Here is a set of memoirs by an English lady, who went to the resort city of Cuernavaca in Morelos in 1905. After the death of her husband...by 1910 she had purchased a tourist hotel and catered to the Mexican leaders of the day who frequently resorted to the beautiful southern city.
Soon there came on the horrors of the revolution which Mrs. King clearly shows to have been a clash between the fundamental rights of man and intolerable exploitation by a class themselves most attractive as friends and acquaintances. The leader of the south, Zapata, is frankly ranked only after Hidalgo and Juarez in the social emancipation of Mexico. His personal foibles are not mentioned but the significance of his movement is constantly emphasized...
There is no effort to portray the causes behind the political moves of the day. In fact, all politics are so carefully avoided that even the famous last trip of Madero to Cuernavaca is left with a queerly inadequate explanation. The high point of the narrative is the two chapters devoted to the siege of the southern city and the three covering its evacuation and the tragic journey of the people to Toluca. This account is stark and so unreal as to leave the reader almost skeptical were it not for a force and detail and a local description that bear the stamp of fact. Throughout, the author's theme is: "The Zapatistas were not an army; they were a people in arms". Though the immediate results were ruin, death, and destruction, the writer firmly believes the revolution justified and that "strong nations the world over have been built on the ruins of a just revolt".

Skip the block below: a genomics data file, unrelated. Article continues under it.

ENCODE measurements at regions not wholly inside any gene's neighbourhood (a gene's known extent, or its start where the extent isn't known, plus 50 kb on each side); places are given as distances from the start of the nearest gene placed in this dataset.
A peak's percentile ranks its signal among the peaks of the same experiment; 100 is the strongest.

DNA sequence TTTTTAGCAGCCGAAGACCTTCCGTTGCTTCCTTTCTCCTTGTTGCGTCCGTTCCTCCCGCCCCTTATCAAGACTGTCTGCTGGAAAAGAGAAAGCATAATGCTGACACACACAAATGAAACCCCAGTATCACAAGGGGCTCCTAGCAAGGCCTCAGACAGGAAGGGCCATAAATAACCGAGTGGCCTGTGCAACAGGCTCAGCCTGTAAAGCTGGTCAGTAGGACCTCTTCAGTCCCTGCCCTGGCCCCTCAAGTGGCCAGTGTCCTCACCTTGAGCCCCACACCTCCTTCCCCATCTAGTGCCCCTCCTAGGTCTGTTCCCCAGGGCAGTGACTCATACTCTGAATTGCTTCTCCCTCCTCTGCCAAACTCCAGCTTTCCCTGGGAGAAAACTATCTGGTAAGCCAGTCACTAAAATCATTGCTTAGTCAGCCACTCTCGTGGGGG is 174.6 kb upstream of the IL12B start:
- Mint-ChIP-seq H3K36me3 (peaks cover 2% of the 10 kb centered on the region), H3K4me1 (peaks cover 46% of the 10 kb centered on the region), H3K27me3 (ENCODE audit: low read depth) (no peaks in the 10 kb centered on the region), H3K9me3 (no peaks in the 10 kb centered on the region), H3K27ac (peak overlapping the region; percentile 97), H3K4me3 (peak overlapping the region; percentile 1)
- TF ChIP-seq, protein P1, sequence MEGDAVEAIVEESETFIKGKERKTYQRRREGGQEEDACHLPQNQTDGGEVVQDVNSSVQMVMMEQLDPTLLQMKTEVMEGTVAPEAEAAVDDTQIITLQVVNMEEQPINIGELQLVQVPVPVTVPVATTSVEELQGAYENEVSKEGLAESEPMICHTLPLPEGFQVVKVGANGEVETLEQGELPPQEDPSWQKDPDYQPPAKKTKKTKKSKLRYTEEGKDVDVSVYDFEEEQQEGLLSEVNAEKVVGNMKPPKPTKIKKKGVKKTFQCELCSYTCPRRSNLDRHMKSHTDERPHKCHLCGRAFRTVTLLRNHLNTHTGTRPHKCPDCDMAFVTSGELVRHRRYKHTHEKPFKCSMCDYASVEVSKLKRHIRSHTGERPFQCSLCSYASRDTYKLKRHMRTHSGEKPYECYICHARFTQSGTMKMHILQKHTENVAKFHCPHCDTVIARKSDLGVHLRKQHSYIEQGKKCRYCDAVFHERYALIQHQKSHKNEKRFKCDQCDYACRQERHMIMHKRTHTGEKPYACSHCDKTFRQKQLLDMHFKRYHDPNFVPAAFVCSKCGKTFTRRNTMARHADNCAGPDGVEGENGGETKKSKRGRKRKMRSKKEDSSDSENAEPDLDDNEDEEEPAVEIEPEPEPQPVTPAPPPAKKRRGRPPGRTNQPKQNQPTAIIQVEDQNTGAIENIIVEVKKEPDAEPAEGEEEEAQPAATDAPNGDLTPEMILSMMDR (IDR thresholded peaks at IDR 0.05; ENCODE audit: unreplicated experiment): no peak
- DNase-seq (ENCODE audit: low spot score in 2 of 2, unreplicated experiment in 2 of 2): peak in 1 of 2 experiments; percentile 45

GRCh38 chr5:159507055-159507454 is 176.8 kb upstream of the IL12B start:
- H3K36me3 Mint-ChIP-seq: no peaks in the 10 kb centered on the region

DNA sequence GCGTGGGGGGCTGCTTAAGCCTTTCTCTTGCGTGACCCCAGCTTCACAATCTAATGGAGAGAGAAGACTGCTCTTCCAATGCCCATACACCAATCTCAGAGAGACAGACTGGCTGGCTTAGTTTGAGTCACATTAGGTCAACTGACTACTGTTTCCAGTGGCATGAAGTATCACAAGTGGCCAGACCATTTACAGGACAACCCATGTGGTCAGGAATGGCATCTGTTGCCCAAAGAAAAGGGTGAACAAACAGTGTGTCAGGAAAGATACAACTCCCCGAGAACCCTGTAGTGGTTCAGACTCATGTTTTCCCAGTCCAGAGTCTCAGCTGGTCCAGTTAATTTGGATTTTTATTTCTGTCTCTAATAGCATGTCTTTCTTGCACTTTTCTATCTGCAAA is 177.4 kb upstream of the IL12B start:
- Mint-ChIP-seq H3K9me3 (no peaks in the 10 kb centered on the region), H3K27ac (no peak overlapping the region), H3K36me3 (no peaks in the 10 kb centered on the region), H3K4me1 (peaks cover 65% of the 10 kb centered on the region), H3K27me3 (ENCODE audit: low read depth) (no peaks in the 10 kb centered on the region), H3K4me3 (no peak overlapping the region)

Now, thirty years later, the author, broken in health and with property gone, has retired to live in her beloved Cuernavaca, sincerely loving the humble and the great of her adopted country.
In short: A book of memoirs by a competent observer; and withal one that is intensely interesting both to layman and scholar.-W. H. CALLCOTT